I have talked a bit in the past about the benefits of probiotics, however I have been amazed to learn how specifically important probiotics are to those of us with autoimmune disorders. Research on probiotics is still in its infancy, but already the findings are amazing. In fact, certain strains of probiotics have already been shown to reduce inflammation, decrease intestinal inflammation, and modulate the immune system to keep it from becoming over-active. (1)
So, how do we take full advantage of these helpful little bacteria? Supplements are a great start, but fermented foods are where its at! While a big piece of going AIP is eliminating certain foods it is almost equally as important to add in healing foods, such as probiotic drinks and fermented fruits and vegetables. The benefits of eating fermented foods on top of taking a probiotic supplement are largely based on the concept of variety. Fermented foods contain a slightly different type of bacteria with every batch, and while supplements usually contain anywhere from one to nine strains of bacteria, analysis of different fermentations of sauerkraut yielded a total of 686 strains of probiotic bacteria (1).
Honestly, this is an area that is taking me longer to embrace. I did start making my own kombucha over the winter and that has become a regular part of my routine, but outside of that I haven’t tried much fermentation. We’ve been enjoying some wonderful watermelon this summer and one day I decided that I really didn’t want to waste all of the rind. I researched fermenting it and came up with this recipe. They do not taste anything like you may expect. They are salty at first, from the brine, but end up being delightfully crisp and tangy with a little hint of spice. This was a super fun and inexpensive way to start experimenting with fermentation. I highly recommend giving it a try this summer!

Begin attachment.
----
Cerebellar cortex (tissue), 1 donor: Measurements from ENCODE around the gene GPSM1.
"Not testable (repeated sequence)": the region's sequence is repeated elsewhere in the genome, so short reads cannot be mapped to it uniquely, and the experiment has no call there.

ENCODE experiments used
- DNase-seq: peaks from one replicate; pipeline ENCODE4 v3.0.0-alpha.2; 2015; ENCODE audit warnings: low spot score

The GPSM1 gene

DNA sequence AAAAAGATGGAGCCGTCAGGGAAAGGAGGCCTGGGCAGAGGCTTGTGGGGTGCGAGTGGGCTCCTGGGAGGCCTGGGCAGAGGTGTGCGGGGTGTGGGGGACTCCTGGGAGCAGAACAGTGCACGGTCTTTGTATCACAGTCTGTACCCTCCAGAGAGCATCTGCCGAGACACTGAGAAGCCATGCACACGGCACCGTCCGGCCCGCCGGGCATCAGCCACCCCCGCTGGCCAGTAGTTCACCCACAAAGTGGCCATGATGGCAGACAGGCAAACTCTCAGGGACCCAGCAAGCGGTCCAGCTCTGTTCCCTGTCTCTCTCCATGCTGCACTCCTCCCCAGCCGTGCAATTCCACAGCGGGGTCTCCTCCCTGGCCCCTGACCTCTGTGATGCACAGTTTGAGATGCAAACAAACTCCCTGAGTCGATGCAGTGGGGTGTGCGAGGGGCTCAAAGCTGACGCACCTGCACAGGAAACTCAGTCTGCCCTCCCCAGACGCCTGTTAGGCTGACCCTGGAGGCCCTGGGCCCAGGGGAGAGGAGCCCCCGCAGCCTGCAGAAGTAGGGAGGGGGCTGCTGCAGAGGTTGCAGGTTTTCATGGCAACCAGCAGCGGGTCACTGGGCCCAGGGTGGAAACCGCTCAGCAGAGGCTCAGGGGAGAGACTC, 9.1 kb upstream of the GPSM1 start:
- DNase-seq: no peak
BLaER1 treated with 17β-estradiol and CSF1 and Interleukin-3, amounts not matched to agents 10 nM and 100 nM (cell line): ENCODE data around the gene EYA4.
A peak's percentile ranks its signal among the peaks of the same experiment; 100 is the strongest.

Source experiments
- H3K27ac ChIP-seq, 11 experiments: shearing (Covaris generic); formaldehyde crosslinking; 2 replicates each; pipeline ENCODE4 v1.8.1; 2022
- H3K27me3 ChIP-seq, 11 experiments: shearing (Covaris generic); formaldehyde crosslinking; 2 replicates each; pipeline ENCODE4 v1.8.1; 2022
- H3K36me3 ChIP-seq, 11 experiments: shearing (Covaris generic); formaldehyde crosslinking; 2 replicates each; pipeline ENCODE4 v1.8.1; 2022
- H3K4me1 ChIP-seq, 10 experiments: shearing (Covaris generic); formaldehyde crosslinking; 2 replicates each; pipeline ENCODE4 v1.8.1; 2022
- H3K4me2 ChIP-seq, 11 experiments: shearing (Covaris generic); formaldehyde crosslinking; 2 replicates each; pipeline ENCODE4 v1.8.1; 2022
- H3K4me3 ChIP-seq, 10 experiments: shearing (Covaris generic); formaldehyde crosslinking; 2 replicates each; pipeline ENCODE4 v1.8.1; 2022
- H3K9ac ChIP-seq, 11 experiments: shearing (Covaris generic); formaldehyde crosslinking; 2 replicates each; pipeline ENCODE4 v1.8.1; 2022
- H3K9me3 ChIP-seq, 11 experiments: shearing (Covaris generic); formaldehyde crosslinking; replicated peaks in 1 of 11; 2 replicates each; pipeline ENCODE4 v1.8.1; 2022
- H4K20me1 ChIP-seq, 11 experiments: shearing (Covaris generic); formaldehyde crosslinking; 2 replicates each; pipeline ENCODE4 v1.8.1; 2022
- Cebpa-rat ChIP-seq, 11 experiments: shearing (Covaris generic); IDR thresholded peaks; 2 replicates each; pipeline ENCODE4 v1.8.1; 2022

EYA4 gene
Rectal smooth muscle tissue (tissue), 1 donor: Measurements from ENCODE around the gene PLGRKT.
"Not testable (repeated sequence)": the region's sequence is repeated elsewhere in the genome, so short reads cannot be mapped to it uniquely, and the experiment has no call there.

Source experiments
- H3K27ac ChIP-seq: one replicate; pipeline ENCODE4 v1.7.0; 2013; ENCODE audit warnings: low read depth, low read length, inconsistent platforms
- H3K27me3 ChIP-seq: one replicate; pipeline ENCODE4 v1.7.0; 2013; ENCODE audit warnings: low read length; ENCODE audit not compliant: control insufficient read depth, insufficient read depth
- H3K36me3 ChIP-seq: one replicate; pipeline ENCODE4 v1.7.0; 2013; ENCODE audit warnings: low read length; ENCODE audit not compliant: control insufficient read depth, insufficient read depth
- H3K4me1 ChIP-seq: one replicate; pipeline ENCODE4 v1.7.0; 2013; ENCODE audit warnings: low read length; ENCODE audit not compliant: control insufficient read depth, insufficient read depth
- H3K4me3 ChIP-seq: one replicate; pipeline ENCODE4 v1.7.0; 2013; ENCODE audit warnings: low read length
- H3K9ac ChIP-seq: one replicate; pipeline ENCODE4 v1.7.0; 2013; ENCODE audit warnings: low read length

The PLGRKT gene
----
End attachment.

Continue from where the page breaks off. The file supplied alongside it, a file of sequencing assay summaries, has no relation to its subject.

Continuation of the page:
Fermented Spiced Watermelon Rinds Recipe:
– rind from one watermelon
– sea salt
– filtered water
– cinnamon sticks
Cut away the pink and green parts of the watermelon leaving only the white inner rind. Cut this into one inch chunks. In a medium bowl make a brine of 2 TBS of sea salt to one quart of water. Make as much as you need following this ratio. Place you watermelon chunks into your mason jars, along with 1 cinnamon stick and about ½ TSP of whole cloves. Cover with brine leaving about an inch of room at the top of the jars. Cover and allow them to sit and ferment for 1-3 days at room temperature. During this time you may need to burp the jars occasionally to release some of the gas build up. Do this by slightly loosening the lid or canning ring on your jars, listening a hiss of gas escaping, and tighten the lid again. When they are done, transfer them to the fridge. They should keep for months.
Citation: (1) Ballantyne, Sarah. The paleo approach: reverse autoimmune disease and heal your body. Las Vegas: Victory Belt Publishing Inc. , 2013. Print.
I just tried my first batch of fermented watermelon rinds this week! They’re ok, I think next time I’m going to leave out the spices and the honey I put in them and try them more like a dill pickle… 🙂 Thanks for sharing this!
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